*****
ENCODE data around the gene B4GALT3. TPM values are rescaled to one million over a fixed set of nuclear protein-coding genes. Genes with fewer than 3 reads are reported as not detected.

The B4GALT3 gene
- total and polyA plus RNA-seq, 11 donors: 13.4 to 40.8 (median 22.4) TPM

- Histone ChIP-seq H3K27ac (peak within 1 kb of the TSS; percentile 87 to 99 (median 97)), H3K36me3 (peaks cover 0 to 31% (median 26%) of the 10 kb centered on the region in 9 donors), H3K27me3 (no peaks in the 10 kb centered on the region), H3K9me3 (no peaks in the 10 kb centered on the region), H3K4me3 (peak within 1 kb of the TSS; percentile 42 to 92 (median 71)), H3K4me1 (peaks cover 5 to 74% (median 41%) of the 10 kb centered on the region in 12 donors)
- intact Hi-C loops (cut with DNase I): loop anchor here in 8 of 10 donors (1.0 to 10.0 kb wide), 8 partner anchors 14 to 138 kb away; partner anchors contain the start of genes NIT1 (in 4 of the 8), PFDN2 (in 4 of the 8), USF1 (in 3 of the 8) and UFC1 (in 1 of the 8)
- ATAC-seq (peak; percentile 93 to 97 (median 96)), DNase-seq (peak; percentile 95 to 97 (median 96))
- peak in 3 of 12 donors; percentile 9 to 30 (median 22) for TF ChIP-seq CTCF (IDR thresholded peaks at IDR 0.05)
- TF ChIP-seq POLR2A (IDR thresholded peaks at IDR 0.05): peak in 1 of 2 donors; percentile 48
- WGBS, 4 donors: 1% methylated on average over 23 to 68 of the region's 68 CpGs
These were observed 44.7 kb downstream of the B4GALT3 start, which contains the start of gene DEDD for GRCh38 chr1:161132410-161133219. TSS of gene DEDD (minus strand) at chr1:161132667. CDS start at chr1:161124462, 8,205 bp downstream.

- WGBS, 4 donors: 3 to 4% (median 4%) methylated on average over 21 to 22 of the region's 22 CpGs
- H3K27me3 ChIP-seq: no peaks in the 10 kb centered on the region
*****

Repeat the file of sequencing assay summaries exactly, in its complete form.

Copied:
ENCODE data around the gene B4GALT3. TPM values are rescaled to one million over a fixed set of nuclear protein-coding genes. Genes with fewer than 3 reads are reported as not detected.

The B4GALT3 gene
- total and polyA plus RNA-seq, 11 donors: 13.4 to 40.8 (median 22.4) TPM

- Histone ChIP-seq H3K27ac (peak within 1 kb of the TSS; percentile 87 to 99 (median 97)), H3K36me3 (peaks cover 0 to 31% (median 26%) of the 10 kb centered on the region in 9 donors), H3K27me3 (no peaks in the 10 kb centered on the region), H3K9me3 (no peaks in the 10 kb centered on the region), H3K4me3 (peak within 1 kb of the TSS; percentile 42 to 92 (median 71)), H3K4me1 (peaks cover 5 to 74% (median 41%) of the 10 kb centered on the region in 12 donors)
- intact Hi-C loops (cut with DNase I): loop anchor here in 8 of 10 donors (1.0 to 10.0 kb wide), 8 partner anchors 14 to 138 kb away; partner anchors contain the start of genes NIT1 (in 4 of the 8), PFDN2 (in 4 of the 8), USF1 (in 3 of the 8) and UFC1 (in 1 of the 8)
- ATAC-seq (peak; percentile 93 to 97 (median 96)), DNase-seq (peak; percentile 95 to 97 (median 96))
- peak in 3 of 12 donors; percentile 9 to 30 (median 22) for TF ChIP-seq CTCF (IDR thresholded peaks at IDR 0.05)
- TF ChIP-seq POLR2A (IDR thresholded peaks at IDR 0.05): peak in 1 of 2 donors; percentile 48
- WGBS, 4 donors: 1% methylated on average over 23 to 68 of the region's 68 CpGs
These were observed 44.7 kb downstream of the B4GALT3 start, which contains the start of gene DEDD for GRCh38 chr1:161132410-161133219. TSS of gene DEDD (minus strand) at chr1:161132667. CDS start at chr1:161124462, 8,205 bp downstream.

- WGBS, 4 donors: 3 to 4% (median 4%) methylated on average over 21 to 22 of the region's 22 CpGs
- H3K27me3 ChIP-seq: no peaks in the 10 kb centered on the region